October 26

NYT Pitches New Brain Disorder: "Executive Dysfunction"

NYT Pitches New Brain Disorder: “Executive Dysfunction”

Tue, 26 Aug 2003

Should the Science section of The New York Times be in the business of promoting the expanded use of psychotropic drugs for unproven non-medical conditions?

Today’s Science section of the New York Times includes 2 promotional articles that covertly promote psychostimulant drugs. The first masquerades as report about neuroscience, is a promotional piece about a speculative unproven “disorder” that is hypothesized as affecting “the brain’s C.E.O….the control center, really an array of executive functions..” Hence, this newly minted disorder is being dubbed “executive dysfunction.” The Times claims–without evidence–that “executive dysfunction is real, even if the term is sometimes used loosely.”

Christopher Murphy, an official of a school dealing with language-based learning disorders, acknowledges that “executive dysfunction has become the “disability du jour.” The term, he acknowledges is freely used like the once-popular “minimal brain dysfunction” or like ADHD.

The Times quotes well-known promoters of psychostimulant drugs for children with ADHD. The give away that this is PR copy pretending to be a science report is a pitch for treating “executive dysfunction” like ADHD– with drugs.

This is what passes for science reporting in the NY Times: “Neuropsychologists look for a treatable medical cause. They may include sleep disorders, depression, anxiety, thyroid disease, or mild stokes. As with ADHD stimulant medications may help.”

Science reporters who disseminate such propaganda should be ridiculed– and the editorial board should be put on notice for conflating promotional copy with “news that’s fit to print.” Is it ethical to promote increased uses for “addictive drugs of abuse?”

That’s what the former director of the National Institute of Mental Health, Dr. Steve Hyman, a molecular neurobiologist, called psychostimulant drugs: “addictive drugs of abuse.”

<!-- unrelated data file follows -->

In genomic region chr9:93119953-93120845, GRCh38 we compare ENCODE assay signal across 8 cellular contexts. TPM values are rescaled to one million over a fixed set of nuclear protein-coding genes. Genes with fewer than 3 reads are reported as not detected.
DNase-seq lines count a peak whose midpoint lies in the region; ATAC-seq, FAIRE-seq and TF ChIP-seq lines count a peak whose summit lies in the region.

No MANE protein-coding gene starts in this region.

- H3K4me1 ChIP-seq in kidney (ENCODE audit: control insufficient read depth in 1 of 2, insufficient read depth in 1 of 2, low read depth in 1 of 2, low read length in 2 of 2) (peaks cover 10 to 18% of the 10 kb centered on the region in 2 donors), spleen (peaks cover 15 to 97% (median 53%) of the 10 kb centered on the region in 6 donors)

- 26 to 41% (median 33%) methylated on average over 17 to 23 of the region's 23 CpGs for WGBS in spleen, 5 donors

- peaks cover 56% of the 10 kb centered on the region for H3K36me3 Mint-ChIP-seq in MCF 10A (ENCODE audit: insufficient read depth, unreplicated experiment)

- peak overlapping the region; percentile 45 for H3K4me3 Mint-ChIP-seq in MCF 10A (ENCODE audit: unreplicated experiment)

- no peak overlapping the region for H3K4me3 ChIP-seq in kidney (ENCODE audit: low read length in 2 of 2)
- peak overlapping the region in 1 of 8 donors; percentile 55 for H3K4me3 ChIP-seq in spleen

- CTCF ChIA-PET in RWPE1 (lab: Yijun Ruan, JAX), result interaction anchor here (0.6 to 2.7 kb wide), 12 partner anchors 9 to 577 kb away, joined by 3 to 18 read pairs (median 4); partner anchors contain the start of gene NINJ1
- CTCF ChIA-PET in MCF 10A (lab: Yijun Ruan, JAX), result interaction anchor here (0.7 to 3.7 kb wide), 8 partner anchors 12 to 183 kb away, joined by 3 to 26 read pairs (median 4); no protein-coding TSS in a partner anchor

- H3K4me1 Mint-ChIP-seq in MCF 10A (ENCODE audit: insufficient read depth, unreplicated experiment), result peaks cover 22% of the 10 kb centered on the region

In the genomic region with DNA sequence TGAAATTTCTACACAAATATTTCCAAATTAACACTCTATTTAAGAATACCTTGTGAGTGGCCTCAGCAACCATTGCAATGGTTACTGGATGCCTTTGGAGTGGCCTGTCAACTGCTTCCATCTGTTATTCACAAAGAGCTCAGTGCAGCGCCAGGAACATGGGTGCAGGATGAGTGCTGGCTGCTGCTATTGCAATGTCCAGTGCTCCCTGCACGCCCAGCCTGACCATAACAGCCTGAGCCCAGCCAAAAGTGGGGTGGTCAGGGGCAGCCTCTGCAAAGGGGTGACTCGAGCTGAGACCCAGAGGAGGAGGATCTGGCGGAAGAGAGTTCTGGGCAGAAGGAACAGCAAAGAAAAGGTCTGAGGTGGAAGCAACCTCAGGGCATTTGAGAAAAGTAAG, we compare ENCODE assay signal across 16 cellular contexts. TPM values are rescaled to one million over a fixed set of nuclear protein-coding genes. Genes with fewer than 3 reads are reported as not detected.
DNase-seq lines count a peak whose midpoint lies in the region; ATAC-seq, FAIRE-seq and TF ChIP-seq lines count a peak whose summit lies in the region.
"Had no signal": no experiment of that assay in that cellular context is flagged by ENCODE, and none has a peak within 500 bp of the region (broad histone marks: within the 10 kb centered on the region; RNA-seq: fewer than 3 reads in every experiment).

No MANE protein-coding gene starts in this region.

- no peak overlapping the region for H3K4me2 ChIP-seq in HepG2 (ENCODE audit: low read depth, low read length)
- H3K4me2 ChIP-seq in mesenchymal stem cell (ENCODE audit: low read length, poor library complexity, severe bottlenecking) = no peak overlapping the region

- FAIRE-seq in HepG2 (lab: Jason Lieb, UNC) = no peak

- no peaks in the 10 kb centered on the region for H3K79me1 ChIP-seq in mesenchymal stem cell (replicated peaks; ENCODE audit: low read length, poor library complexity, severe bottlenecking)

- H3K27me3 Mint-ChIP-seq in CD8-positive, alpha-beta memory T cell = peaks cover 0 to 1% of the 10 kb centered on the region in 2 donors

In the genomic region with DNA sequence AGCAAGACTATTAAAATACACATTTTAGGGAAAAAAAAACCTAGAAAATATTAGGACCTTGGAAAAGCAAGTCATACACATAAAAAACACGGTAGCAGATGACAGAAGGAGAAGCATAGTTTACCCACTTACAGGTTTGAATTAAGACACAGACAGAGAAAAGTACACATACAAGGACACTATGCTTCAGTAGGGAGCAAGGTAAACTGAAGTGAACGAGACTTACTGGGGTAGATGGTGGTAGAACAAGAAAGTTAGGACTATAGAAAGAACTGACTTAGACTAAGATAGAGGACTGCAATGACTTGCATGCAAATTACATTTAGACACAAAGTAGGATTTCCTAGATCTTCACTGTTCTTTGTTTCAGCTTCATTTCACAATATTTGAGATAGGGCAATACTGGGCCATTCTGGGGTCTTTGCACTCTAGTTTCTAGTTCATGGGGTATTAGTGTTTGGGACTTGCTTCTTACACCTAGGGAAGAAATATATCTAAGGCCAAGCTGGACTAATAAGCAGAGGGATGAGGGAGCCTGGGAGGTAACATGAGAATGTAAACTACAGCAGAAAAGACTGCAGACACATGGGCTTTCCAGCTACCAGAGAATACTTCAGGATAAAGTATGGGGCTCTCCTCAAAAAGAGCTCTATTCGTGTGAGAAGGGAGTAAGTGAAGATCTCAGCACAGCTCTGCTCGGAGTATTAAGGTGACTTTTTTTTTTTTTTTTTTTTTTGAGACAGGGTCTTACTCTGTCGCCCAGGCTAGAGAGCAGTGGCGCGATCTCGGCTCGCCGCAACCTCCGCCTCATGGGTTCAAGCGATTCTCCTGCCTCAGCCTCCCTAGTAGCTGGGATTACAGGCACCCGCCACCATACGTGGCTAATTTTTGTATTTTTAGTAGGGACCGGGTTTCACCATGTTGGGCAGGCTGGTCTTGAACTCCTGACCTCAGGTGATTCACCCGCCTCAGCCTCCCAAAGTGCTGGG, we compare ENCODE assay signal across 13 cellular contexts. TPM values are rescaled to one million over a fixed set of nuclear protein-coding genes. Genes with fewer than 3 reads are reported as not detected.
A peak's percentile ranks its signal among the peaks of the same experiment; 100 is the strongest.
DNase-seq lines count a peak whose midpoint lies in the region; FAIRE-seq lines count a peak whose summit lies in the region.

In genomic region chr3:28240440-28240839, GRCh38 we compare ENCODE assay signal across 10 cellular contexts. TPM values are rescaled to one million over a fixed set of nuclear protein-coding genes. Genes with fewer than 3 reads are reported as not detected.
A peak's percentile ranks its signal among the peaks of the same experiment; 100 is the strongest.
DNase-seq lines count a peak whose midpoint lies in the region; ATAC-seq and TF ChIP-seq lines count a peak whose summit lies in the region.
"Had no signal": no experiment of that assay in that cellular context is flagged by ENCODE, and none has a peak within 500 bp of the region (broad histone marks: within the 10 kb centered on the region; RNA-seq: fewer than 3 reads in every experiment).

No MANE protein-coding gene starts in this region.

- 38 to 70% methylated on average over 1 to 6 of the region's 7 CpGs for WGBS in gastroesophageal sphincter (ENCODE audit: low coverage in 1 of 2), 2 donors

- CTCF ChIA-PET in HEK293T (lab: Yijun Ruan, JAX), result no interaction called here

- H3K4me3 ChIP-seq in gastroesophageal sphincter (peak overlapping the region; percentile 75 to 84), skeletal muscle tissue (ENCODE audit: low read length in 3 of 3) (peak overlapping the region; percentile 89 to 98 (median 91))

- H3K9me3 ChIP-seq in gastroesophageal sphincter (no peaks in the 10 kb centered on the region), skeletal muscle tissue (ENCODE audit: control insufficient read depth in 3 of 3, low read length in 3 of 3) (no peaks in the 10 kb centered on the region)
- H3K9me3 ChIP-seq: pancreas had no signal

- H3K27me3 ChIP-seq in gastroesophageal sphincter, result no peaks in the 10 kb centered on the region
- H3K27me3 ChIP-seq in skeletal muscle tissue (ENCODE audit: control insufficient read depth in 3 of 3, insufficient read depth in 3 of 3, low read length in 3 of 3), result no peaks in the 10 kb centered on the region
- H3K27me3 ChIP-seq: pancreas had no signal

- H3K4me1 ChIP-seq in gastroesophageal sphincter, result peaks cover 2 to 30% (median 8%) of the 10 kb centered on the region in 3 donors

These drugs, Dr. Hyman wrote, cause “molecular and cellular changes in neural function that are produced as adaptations to chronic administration of addictive drugs such as psychostimulants.” Furthermore, he wrote, chronic exposure to psychotropic drugs “creates perturbations in neurotransmitter function that likely exceed the strength or time course of almost any natural stimulus.”

In other words, the drugs induce a disease process by interfering with normal brain function. They cause profound neural damage, and produce drug addiction–a disease.

See: Hyman, SE. and Nestler, EJ. 1996. Initiation and adaptation: a paradigm for understanding psychoactive drug action. American Journal of Psychiatry, 153:151-162. For further discussion of Hyman’s article and citations to numerous other scientific articles about psychotropic drug action on the central nervous system see, “Children in Clinical Research: A Conflict of Moral Values, AJOAB online at: http://mitpress.mit.edu/journals/AJOB/3/1/sharav.pdf

The second promotional article in the Science section is about Benjamin Polis, an Australian youth who is promoting his bestseller book about his experience with ADHD. His commercial website (cited by the Times) speaks for itself. http://www.addhelpguide.com/about.htm


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